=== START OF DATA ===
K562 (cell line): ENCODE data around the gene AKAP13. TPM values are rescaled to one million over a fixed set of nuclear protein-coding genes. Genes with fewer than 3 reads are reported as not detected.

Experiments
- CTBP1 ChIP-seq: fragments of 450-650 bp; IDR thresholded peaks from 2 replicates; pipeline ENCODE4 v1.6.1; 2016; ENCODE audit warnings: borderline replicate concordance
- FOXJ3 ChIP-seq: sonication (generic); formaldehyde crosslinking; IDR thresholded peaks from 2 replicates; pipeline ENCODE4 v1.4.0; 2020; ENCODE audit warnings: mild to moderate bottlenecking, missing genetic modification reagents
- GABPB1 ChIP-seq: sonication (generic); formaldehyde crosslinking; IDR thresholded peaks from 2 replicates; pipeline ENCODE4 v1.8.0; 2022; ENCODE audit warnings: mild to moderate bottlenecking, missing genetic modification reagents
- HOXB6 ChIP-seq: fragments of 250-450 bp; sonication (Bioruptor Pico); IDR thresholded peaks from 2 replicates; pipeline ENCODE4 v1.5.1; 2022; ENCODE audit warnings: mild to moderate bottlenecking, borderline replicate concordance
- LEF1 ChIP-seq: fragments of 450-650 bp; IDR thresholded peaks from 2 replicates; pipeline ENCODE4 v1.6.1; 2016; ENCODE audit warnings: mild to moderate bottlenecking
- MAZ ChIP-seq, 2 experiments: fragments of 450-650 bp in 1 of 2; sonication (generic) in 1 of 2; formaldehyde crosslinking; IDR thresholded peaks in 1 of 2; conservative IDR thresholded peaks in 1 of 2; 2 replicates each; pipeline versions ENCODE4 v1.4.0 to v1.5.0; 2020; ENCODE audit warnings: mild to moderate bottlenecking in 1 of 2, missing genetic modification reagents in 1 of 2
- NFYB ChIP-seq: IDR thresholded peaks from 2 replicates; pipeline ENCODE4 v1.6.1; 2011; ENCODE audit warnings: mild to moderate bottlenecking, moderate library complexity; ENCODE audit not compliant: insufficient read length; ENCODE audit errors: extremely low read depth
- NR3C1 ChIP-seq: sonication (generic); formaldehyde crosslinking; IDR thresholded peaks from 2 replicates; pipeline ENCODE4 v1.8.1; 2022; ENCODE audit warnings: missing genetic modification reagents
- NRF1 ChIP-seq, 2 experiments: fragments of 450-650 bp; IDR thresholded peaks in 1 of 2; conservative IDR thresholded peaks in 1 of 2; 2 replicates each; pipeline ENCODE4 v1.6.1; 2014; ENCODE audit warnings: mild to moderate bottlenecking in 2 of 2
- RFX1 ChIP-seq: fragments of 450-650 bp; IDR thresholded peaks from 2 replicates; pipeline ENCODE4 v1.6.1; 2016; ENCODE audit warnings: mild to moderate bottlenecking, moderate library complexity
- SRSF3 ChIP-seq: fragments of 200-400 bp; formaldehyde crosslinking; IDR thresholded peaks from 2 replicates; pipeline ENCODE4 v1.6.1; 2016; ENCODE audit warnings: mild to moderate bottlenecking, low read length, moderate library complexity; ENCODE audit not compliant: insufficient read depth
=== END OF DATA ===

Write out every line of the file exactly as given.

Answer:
K562 (cell line): ENCODE data around the gene AKAP13. TPM values are rescaled to one million over a fixed set of nuclear protein-coding genes. Genes with fewer than 3 reads are reported as not detected.

Experiments
- CTBP1 ChIP-seq: fragments of 450-650 bp; IDR thresholded peaks from 2 replicates; pipeline ENCODE4 v1.6.1; 2016; ENCODE audit warnings: borderline replicate concordance
- FOXJ3 ChIP-seq: sonication (generic); formaldehyde crosslinking; IDR thresholded peaks from 2 replicates; pipeline ENCODE4 v1.4.0; 2020; ENCODE audit warnings: mild to moderate bottlenecking, missing genetic modification reagents
- GABPB1 ChIP-seq: sonication (generic); formaldehyde crosslinking; IDR thresholded peaks from 2 replicates; pipeline ENCODE4 v1.8.0; 2022; ENCODE audit warnings: mild to moderate bottlenecking, missing genetic modification reagents
- HOXB6 ChIP-seq: fragments of 250-450 bp; sonication (Bioruptor Pico); IDR thresholded peaks from 2 replicates; pipeline ENCODE4 v1.5.1; 2022; ENCODE audit warnings: mild to moderate bottlenecking, borderline replicate concordance
- LEF1 ChIP-seq: fragments of 450-650 bp; IDR thresholded peaks from 2 replicates; pipeline ENCODE4 v1.6.1; 2016; ENCODE audit warnings: mild to moderate bottlenecking
- MAZ ChIP-seq, 2 experiments: fragments of 450-650 bp in 1 of 2; sonication (generic) in 1 of 2; formaldehyde crosslinking; IDR thresholded peaks in 1 of 2; conservative IDR thresholded peaks in 1 of 2; 2 replicates each; pipeline versions ENCODE4 v1.4.0 to v1.5.0; 2020; ENCODE audit warnings: mild to moderate bottlenecking in 1 of 2, missing genetic modification reagents in 1 of 2
- NFYB ChIP-seq: IDR thresholded peaks from 2 replicates; pipeline ENCODE4 v1.6.1; 2011; ENCODE audit warnings: mild to moderate bottlenecking, moderate library complexity; ENCODE audit not compliant: insufficient read length; ENCODE audit errors: extremely low read depth
- NR3C1 ChIP-seq: sonication (generic); formaldehyde crosslinking; IDR thresholded peaks from 2 replicates; pipeline ENCODE4 v1.8.1; 2022; ENCODE audit warnings: missing genetic modification reagents
- NRF1 ChIP-seq, 2 experiments: fragments of 450-650 bp; IDR thresholded peaks in 1 of 2; conservative IDR thresholded peaks in 1 of 2; 2 replicates each; pipeline ENCODE4 v1.6.1; 2014; ENCODE audit warnings: mild to moderate bottlenecking in 2 of 2
- RFX1 ChIP-seq: fragments of 450-650 bp; IDR thresholded peaks from 2 replicates; pipeline ENCODE4 v1.6.1; 2016; ENCODE audit warnings: mild to moderate bottlenecking, moderate library complexity
- SRSF3 ChIP-seq: fragments of 200-400 bp; formaldehyde crosslinking; IDR thresholded peaks from 2 replicates; pipeline ENCODE4 v1.6.1; 2016; ENCODE audit warnings: mild to moderate bottlenecking, low read length, moderate library complexity; ENCODE audit not compliant: insufficient read depth